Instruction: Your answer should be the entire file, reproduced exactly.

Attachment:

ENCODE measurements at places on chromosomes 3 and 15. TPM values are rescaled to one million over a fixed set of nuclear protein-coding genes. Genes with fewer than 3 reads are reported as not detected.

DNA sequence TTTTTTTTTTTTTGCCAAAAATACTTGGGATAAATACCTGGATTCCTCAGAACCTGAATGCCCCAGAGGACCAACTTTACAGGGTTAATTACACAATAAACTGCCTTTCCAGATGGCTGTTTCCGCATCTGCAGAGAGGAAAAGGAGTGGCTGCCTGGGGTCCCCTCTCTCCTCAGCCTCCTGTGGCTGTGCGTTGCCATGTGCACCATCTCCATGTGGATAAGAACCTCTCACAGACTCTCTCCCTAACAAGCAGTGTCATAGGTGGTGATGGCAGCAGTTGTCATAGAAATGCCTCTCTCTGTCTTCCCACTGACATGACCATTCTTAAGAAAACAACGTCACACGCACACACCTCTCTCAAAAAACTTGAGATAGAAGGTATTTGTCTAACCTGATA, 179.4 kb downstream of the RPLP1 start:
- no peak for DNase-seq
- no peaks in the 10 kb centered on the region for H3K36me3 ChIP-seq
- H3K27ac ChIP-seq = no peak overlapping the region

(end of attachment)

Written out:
ENCODE measurements at places on chromosomes 3 and 15. TPM values are rescaled to one million over a fixed set of nuclear protein-coding genes. Genes with fewer than 3 reads are reported as not detected.

DNA sequence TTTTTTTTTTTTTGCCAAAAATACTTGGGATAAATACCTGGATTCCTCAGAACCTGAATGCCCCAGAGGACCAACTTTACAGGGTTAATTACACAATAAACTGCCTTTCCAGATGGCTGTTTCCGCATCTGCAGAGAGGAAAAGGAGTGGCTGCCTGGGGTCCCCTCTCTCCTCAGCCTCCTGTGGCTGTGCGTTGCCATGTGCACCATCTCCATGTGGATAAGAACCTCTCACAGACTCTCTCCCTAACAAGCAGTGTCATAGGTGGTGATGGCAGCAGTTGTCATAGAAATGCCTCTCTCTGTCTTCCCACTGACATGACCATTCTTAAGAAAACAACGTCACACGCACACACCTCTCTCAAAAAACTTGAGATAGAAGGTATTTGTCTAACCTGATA, 179.4 kb downstream of the RPLP1 start:
- no peak for DNase-seq
- no peaks in the 10 kb centered on the region for H3K36me3 ChIP-seq
- H3K27ac ChIP-seq = no peak overlapping the region